Planting Your Code With Coda

8 years ago in Articles, Contributors, Essential Apps by John Fuller | 2 Comments

As someone who works with web design and code on a semi-regular basis, I’m on the hunt for the best tools to produce the finest webpages. After using many different applications, I’ve found my favorite coding environment in Coda. The creators of Transmit, Panic Software, have created a stellar piece web-development software.

Taking from their popular and successful FTP application, Panic incorporated the basics of Transmit into the sidebar of Coda. The sidebar has two tabs – ‘Local’ and ‘Remote’, for connecting and finding files easily on either the server or your machine. Also similar to Transmit, Coda can store and connect to ‘Favorites’, or ‘Sites’ as they’re called in Coda.

‘Sites’ represents one of the five views in Coda, the others are ‘Edit’, ‘Preview’, ‘CSS’, ‘Terminal’, and ‘Books’. The ‘Edit’ view is what you’d assume it to be – a code and text editor. Within this view it is possible to edit in an abundance of computing languages, such as HTML, CSS, Objective-J, Perl, Ruby, XML, Javascript, ActionScript, and many others. The editor can also display line numbers, share and edit documents using Bonjour, insert a variety of built-in and user-created clips, and display coding hints.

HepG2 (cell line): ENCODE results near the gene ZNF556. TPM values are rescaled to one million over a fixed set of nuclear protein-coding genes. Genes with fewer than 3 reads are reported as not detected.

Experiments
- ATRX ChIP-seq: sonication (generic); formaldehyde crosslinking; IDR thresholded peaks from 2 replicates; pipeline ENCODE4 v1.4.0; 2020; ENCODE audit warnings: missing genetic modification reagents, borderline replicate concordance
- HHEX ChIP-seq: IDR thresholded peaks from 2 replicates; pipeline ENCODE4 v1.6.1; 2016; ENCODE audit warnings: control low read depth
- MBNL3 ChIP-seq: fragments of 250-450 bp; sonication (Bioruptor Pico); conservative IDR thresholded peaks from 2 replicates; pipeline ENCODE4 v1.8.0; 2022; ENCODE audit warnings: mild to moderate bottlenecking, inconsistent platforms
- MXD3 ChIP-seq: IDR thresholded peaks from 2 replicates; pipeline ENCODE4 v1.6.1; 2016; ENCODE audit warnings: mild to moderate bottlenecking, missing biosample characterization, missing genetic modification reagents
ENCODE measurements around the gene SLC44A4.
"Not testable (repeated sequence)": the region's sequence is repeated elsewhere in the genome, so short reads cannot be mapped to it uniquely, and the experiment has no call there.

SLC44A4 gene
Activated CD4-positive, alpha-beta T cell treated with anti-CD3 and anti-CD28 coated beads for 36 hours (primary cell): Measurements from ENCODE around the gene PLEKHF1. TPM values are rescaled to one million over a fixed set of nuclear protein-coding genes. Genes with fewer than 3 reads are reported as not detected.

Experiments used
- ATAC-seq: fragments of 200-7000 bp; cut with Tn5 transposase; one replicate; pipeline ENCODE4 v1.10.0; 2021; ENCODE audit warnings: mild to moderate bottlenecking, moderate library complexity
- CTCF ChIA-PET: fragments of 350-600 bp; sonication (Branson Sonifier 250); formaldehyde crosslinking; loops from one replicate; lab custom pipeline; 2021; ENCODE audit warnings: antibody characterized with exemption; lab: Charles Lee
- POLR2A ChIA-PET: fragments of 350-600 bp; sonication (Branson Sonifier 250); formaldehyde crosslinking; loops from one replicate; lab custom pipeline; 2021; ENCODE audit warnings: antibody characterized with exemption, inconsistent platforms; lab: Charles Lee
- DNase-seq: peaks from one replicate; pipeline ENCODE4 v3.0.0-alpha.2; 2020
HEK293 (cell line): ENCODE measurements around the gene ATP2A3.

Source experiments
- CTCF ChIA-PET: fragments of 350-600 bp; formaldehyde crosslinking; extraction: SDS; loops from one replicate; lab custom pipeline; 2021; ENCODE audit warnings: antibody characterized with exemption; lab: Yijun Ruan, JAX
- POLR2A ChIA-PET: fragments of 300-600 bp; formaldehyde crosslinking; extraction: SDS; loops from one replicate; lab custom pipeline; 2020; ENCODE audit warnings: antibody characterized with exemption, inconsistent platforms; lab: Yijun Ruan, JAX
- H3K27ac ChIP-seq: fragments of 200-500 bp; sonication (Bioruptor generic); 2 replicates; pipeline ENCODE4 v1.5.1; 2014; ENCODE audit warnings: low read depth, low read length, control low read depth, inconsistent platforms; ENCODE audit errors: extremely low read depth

The second view in Coda is ‘Preview’, for previewing documents while editing. ‘CSS’, the third view is a full-featured CSS editor. Unfortunately, colors have to be entered using Mac OS X’s universal color selection panel, and the ability to enter hex codes is missing. For connecting to servers, Coda includes a built-in ‘Terminal’ panel. The sixth and final view within Coda is ‘Books’, which are four reference books for the HTML, CSS, Javascript, and PHP computing languages.

Coda includes many other useful features, including the ability to have multiple panes open in a single window, the capability to quickly open files, and search. Recently, Panic has opened up Coda to developers for the creation of plugins.

For a single application, Coda is able to pack many powerful features into a slick and elegant workspace. It’s definitely worth a shot for anybody who deals with coding on a regular basis. You can see more and download a free trial from Panic’s website. The full license costs $99, or $85 if you already have a copy of Transmit.

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  • http://b.refugeblogs.com Brandon

    I'd like to own a copy of this one day, I just haven't decided to cough up $100 bucks for it. When I really get some time to dedicate to learning web hopefully I will pick up a copy. I used the trial and I liked it a lot.

  • http://www.atozsolution.com website design nyc

    thank you! that looks like a great resource.

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